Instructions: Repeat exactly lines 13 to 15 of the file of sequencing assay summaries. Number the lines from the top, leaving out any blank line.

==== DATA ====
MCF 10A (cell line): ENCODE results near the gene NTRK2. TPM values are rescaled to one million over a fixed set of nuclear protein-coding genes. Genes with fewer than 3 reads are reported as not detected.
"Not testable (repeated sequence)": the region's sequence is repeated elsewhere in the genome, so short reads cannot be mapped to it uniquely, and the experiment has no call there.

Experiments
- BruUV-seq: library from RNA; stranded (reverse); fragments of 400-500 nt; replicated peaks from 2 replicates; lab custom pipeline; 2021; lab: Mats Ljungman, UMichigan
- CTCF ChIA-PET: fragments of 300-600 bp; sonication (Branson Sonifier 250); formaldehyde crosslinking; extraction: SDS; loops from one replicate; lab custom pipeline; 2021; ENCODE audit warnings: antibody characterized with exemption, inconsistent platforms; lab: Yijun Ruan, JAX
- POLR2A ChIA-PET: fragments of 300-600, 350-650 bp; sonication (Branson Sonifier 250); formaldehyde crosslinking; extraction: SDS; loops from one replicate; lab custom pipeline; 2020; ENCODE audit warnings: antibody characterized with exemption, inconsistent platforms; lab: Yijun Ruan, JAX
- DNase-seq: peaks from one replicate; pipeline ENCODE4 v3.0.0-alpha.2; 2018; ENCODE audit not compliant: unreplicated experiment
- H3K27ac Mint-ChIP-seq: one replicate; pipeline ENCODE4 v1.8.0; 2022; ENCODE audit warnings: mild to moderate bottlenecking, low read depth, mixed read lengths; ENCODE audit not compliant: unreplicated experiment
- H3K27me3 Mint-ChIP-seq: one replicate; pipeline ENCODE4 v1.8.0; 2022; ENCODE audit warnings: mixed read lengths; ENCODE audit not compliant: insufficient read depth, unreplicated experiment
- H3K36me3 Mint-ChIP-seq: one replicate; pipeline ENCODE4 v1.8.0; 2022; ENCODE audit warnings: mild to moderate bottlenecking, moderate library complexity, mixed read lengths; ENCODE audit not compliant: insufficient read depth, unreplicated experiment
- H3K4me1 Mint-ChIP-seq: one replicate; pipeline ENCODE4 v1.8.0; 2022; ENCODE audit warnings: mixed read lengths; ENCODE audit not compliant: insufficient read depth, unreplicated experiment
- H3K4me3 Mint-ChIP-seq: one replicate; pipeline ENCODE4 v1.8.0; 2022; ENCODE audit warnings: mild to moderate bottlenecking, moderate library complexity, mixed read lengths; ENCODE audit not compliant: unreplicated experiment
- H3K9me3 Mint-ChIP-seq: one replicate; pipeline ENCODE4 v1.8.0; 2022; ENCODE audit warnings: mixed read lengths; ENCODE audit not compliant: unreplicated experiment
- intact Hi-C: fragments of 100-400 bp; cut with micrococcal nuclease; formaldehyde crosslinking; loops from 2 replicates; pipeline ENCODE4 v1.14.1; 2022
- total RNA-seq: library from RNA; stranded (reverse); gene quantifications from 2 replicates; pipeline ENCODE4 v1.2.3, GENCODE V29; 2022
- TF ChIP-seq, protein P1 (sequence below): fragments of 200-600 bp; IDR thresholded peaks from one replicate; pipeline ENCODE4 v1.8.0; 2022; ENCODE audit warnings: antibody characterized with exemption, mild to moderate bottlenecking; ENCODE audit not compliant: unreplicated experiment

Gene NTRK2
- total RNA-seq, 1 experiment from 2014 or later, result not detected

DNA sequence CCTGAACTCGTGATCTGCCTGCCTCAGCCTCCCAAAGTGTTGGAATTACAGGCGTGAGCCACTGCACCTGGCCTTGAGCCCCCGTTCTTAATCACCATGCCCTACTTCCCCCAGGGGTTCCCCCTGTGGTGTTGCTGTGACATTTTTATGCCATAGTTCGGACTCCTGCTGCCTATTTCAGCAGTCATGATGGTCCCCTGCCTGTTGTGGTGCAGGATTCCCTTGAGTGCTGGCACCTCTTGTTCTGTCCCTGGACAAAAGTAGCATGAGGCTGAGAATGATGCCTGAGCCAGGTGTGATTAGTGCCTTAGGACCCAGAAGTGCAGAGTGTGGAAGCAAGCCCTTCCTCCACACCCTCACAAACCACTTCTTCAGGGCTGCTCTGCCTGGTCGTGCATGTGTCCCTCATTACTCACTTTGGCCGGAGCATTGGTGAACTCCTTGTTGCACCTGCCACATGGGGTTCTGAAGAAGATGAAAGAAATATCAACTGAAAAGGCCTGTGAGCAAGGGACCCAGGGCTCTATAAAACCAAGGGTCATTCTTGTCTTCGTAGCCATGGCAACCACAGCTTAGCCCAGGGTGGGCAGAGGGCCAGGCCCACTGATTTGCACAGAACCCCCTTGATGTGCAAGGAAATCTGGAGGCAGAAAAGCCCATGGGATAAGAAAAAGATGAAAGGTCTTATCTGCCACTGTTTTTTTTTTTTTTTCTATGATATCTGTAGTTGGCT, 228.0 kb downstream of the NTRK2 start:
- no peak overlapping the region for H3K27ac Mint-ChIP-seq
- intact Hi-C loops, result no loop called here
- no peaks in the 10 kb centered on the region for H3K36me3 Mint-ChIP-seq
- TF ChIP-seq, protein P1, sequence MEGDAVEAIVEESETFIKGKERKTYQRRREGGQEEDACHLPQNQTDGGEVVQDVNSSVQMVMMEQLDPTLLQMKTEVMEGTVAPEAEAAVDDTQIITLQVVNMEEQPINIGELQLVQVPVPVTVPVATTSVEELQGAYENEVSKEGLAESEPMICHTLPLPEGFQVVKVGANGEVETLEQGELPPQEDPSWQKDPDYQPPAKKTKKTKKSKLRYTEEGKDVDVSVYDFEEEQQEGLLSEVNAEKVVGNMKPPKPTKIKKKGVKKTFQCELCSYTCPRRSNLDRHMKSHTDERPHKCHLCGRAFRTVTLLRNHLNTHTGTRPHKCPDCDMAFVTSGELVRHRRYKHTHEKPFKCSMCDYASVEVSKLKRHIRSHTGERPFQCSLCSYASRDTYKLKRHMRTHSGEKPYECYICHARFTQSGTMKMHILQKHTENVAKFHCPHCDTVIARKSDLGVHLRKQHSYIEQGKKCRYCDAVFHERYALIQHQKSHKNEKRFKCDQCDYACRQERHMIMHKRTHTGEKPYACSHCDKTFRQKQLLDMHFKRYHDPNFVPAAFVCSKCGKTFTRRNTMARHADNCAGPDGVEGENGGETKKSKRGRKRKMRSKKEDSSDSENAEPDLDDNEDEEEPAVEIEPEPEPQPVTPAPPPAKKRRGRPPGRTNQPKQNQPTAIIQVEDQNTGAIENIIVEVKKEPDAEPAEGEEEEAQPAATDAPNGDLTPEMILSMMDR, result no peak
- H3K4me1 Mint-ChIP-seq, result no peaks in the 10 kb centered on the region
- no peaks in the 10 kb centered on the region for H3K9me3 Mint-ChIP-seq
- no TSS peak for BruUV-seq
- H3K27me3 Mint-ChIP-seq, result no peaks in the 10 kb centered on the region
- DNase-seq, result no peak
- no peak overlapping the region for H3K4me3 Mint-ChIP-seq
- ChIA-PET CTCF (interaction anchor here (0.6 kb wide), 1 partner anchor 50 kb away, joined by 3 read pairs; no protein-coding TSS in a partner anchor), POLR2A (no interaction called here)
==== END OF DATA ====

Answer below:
- H3K9me3 Mint-ChIP-seq: one replicate; pipeline ENCODE4 v1.8.0; 2022; ENCODE audit warnings: mixed read lengths; ENCODE audit not compliant: unreplicated experiment
- intact Hi-C: fragments of 100-400 bp; cut with micrococcal nuclease; formaldehyde crosslinking; loops from 2 replicates; pipeline ENCODE4 v1.14.1; 2022
- total RNA-seq: library from RNA; stranded (reverse); gene quantifications from 2 replicates; pipeline ENCODE4 v1.2.3, GENCODE V29; 2022